NZ First leader Winston Peters says the auction of his 'NO' sign trivialises the plight of Christchurch and he does not intend to indulge in it.
Mr Peters said he was "astonished" that the Prime Minister and others were choosing to take part in the auction to raise money for Canterbury Television and Christchurch Press victims of the earthquake.
This week, Mr Key put in a starting bid of $5000 for the sign, saying it was the closest he would come to dealing with Mr Peters.
Mr Peters said he did not believe in any "politicising" of Christchurch and was "astonished" others were.
"I regret others do. I'm not going to trivialise the crisis in Christchurch by engaging in this conversation.
"If the Prime Minister and others want to behave that way and think that bespeaks the right reaction to the people of Christchurch, and attempt to cloak it in the veil of a good cause, that's their approach to politics and life, but it's not mine."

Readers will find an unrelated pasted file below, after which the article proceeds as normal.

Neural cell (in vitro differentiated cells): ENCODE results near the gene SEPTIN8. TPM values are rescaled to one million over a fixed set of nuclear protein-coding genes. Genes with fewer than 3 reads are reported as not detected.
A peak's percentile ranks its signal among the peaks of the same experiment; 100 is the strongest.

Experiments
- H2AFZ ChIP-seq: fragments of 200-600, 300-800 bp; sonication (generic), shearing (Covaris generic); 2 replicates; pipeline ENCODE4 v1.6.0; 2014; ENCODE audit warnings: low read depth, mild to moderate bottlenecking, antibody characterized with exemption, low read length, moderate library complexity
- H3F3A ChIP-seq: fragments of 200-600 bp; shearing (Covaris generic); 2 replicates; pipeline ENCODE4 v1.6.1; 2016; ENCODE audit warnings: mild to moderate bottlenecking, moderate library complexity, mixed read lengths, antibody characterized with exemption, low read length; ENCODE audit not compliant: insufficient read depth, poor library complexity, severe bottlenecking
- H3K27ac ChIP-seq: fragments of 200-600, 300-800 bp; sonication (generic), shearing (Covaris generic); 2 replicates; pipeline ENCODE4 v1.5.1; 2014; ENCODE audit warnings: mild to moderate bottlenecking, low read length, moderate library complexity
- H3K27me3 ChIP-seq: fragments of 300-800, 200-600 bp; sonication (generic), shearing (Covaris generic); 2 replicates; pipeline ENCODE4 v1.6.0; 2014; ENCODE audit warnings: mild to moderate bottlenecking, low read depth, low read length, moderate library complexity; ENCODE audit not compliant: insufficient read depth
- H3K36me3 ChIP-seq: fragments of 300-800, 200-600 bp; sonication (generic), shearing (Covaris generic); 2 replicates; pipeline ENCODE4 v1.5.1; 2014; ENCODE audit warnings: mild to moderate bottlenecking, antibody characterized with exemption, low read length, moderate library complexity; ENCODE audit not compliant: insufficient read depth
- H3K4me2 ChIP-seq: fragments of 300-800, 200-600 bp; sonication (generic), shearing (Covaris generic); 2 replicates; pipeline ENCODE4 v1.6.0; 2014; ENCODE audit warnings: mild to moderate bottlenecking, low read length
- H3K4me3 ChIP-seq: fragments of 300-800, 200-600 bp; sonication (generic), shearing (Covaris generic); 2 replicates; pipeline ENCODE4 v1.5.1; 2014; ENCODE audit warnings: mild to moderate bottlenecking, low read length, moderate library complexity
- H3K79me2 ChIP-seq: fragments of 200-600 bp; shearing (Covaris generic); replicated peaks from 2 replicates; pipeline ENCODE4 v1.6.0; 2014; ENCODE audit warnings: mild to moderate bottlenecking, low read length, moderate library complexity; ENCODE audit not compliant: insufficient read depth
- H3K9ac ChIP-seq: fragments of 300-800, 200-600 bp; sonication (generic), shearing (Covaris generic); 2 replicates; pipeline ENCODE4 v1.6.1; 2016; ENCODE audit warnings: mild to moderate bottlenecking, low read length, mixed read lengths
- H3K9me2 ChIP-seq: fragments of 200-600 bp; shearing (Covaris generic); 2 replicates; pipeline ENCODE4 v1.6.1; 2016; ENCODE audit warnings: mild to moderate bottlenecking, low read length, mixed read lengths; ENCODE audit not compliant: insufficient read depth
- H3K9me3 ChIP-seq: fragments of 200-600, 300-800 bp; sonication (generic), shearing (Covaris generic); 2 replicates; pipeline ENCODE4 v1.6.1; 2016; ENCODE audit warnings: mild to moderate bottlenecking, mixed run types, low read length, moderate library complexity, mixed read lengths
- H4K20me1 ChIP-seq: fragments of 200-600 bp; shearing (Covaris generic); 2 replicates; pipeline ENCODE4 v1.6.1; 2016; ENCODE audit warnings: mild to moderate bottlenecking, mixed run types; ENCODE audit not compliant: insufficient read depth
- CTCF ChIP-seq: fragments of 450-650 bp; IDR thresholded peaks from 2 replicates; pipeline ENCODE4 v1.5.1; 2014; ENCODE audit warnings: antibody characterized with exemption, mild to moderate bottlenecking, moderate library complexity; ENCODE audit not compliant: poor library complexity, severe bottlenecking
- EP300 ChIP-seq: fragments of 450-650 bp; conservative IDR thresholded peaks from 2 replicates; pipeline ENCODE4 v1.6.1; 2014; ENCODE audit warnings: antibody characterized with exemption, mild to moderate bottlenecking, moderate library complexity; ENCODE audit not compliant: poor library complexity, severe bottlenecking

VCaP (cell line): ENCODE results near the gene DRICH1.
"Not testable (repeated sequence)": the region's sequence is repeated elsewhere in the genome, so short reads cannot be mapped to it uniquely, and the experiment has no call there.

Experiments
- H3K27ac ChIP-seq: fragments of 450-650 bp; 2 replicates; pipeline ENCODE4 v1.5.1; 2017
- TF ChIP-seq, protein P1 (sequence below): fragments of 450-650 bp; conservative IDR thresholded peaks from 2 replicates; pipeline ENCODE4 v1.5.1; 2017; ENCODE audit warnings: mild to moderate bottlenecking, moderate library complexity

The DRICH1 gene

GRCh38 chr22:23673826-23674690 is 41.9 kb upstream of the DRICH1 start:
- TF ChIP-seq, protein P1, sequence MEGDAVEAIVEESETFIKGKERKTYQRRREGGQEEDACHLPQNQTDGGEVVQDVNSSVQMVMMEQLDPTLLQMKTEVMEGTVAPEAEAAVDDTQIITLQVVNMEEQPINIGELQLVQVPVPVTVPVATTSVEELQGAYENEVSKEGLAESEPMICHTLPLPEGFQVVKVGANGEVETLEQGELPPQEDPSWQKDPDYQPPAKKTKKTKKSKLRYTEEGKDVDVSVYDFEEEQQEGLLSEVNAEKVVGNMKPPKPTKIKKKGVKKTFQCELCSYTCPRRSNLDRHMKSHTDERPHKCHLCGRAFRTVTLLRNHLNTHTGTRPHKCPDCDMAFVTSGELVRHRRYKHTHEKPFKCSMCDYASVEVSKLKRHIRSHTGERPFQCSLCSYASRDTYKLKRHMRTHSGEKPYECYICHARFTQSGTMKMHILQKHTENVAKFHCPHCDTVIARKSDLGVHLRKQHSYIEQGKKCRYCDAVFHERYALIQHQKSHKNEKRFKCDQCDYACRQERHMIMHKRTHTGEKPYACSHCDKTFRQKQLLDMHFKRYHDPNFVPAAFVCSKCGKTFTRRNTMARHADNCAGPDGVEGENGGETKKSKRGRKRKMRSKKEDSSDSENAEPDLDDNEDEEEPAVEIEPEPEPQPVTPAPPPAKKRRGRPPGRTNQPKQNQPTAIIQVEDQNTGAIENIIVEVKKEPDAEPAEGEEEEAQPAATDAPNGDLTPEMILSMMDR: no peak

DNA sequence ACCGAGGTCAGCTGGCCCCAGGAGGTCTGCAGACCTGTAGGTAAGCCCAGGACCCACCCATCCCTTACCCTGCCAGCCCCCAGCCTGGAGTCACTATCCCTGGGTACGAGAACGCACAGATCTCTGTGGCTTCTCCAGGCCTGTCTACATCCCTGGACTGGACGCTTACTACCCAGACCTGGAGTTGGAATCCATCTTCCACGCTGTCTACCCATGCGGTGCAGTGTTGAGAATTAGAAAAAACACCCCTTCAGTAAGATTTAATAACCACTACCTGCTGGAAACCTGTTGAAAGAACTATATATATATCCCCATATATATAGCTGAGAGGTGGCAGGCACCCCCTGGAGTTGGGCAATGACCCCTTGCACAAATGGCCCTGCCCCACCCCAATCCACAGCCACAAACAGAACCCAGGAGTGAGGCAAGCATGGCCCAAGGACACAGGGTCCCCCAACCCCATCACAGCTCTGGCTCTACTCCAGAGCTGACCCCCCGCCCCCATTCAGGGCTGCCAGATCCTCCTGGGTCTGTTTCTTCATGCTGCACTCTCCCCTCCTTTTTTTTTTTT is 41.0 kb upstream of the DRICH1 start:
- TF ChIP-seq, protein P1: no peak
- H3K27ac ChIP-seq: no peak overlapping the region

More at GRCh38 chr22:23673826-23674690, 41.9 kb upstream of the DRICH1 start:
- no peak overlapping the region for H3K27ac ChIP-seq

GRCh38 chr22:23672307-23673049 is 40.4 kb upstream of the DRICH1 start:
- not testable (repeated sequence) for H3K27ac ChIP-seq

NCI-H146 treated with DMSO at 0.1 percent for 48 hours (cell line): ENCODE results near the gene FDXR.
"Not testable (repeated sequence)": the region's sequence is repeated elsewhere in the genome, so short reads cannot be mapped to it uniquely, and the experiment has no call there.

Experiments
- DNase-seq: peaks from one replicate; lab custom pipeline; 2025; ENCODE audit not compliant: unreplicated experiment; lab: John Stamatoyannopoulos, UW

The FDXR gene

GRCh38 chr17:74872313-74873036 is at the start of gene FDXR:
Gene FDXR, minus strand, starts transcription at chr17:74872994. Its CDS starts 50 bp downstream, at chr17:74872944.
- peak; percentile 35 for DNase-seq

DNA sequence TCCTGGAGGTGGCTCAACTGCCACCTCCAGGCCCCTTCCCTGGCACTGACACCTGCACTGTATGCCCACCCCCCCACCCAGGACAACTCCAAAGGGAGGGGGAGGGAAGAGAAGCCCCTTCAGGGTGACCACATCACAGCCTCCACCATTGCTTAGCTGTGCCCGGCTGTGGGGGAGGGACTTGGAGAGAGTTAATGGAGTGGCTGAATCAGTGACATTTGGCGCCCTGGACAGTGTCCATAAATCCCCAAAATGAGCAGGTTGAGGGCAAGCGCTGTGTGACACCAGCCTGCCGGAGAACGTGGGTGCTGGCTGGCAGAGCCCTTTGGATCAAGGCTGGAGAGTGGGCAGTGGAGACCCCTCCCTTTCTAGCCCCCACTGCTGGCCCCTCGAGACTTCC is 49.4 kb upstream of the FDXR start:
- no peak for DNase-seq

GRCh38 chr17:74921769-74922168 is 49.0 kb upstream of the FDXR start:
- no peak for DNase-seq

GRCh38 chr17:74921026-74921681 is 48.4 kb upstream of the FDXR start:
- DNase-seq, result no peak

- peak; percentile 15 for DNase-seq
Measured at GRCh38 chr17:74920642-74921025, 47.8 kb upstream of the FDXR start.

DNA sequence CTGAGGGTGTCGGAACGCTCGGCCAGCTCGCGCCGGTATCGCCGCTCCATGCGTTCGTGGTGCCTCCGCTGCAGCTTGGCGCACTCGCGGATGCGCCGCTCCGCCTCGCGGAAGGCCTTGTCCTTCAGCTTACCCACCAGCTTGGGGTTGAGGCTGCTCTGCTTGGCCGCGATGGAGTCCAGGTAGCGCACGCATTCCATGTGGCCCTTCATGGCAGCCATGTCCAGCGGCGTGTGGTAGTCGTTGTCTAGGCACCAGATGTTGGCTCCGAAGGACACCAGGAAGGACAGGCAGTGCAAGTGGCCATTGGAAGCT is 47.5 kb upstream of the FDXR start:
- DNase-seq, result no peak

The sign will be auctioned at the Backbencher Pub in Wellington tonight.
In 2008, Mr Peters repeatedly held the sign up to deny receiving a donation from billionaire Owen Glenn. Mr Glenn later produced phone records and Mr Peters was censured by Parliament's privileges committee.
Mr Peters passed the sign to TVNZ political editor Guyon Espiner at the end of the 2008 press conference and it has been framed and hung in TVNZ's parliamentary office.
A bidding war has broken out over the sign. Right-wing bloggers David Farrar and Cam Slater have raised $4650 so far to try to beat the Prime Minister's opening bid.
On his Kiwiblog site, Farrar said they would ensure the sign regularly appeared during Mr Peters' election campaign.
- Staff reporters